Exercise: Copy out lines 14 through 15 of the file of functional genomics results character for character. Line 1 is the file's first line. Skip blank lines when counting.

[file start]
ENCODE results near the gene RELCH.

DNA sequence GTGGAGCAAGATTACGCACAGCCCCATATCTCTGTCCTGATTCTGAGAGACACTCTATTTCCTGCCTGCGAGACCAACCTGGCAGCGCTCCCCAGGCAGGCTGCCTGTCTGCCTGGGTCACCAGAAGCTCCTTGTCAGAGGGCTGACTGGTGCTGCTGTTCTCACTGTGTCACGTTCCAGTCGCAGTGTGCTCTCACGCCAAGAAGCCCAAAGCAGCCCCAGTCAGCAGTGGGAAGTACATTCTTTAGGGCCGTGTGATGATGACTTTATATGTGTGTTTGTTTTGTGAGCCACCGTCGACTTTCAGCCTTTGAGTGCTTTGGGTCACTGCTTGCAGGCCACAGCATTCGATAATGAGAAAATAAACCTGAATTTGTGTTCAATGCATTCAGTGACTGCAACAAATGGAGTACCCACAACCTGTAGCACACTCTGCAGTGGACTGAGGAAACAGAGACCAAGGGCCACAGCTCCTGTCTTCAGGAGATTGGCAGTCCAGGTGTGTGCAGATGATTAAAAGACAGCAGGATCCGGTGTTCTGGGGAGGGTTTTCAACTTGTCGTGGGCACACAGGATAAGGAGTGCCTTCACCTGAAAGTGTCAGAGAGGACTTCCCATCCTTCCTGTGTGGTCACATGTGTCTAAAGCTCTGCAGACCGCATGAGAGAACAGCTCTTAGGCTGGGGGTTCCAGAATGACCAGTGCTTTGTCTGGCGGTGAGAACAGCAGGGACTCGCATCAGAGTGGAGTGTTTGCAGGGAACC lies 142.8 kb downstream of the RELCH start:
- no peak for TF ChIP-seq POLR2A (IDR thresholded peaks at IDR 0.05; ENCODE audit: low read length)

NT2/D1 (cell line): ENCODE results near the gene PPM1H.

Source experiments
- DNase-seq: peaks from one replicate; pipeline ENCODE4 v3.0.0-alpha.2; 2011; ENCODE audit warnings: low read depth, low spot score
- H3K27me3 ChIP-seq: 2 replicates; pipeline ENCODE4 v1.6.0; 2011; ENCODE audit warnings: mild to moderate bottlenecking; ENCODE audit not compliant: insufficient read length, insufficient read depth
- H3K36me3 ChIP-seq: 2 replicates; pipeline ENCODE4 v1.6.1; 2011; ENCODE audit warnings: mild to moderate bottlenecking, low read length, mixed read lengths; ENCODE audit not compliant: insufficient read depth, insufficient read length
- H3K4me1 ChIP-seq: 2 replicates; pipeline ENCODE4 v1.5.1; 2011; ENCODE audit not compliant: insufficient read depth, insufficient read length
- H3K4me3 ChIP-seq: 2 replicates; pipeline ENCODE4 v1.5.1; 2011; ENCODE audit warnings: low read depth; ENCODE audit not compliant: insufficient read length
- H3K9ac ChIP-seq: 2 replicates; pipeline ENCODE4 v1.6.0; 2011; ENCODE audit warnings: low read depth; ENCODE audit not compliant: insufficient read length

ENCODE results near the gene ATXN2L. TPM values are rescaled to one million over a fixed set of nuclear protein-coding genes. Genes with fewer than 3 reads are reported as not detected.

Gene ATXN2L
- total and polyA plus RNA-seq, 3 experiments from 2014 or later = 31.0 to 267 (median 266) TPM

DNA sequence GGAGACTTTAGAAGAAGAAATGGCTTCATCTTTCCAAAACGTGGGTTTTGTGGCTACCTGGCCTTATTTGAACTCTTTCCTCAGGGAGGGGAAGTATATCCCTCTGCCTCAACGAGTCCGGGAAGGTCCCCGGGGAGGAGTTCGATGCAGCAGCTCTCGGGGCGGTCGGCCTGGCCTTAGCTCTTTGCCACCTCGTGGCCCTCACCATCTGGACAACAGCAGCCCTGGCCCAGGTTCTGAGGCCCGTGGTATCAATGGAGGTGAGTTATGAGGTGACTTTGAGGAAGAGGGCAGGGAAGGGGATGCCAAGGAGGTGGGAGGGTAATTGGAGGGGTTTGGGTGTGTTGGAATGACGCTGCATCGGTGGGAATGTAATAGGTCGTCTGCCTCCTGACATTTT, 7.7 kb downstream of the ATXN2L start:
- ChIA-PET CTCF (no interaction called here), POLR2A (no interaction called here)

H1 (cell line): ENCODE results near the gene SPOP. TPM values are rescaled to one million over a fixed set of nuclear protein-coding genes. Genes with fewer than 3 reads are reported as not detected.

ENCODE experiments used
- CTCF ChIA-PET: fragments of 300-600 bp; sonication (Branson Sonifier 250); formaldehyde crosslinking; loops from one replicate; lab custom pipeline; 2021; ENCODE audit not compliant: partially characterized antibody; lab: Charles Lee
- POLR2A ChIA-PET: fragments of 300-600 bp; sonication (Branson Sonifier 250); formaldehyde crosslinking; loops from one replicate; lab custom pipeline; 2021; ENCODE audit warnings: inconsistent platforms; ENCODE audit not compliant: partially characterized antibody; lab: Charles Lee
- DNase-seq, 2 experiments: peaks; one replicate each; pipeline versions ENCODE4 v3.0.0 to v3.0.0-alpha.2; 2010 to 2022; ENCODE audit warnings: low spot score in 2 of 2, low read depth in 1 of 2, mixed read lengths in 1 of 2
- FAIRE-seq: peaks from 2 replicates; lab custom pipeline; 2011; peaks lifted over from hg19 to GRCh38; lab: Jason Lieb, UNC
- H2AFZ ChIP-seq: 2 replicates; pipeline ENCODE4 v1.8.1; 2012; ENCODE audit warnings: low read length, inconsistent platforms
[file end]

- total and polyA plus RNA-seq, 3 experiments from 2014 or later = 31.0 to 267 (median 266) TPM

DNA sequence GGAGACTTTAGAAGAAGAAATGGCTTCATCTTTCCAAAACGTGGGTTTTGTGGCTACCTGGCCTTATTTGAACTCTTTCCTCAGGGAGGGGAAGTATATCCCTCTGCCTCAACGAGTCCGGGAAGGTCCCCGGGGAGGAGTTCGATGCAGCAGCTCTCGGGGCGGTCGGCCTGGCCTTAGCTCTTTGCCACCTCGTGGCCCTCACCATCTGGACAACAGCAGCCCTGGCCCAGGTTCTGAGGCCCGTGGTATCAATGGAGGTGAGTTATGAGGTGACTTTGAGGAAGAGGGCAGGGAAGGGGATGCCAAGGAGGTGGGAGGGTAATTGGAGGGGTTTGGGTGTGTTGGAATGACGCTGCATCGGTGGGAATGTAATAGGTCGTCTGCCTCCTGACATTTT, 7.7 kb downstream of the ATXN2L start: